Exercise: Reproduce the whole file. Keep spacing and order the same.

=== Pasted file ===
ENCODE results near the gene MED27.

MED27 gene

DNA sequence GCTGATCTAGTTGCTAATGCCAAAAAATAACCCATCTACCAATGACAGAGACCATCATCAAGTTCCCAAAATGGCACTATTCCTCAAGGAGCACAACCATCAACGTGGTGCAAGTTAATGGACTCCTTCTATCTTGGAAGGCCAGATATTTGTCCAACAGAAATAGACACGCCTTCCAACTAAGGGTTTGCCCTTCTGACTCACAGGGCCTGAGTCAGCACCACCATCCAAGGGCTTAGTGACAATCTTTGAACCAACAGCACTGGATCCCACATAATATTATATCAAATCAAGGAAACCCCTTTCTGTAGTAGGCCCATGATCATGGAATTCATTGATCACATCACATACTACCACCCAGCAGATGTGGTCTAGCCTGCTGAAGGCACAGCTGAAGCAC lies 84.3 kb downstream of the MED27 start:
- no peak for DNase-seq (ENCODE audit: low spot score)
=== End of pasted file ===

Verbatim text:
ENCODE results near the gene MED27.

MED27 gene

DNA sequence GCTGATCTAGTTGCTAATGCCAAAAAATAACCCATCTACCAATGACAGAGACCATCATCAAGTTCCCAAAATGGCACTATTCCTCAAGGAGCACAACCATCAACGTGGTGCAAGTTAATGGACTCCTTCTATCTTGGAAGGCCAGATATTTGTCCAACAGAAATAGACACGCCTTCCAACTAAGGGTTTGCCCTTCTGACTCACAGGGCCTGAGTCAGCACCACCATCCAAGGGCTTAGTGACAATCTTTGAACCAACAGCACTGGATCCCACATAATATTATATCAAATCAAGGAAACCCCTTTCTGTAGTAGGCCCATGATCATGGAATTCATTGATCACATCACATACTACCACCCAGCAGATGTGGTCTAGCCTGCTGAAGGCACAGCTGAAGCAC lies 84.3 kb downstream of the MED27 start:
- no peak for DNase-seq (ENCODE audit: low spot score)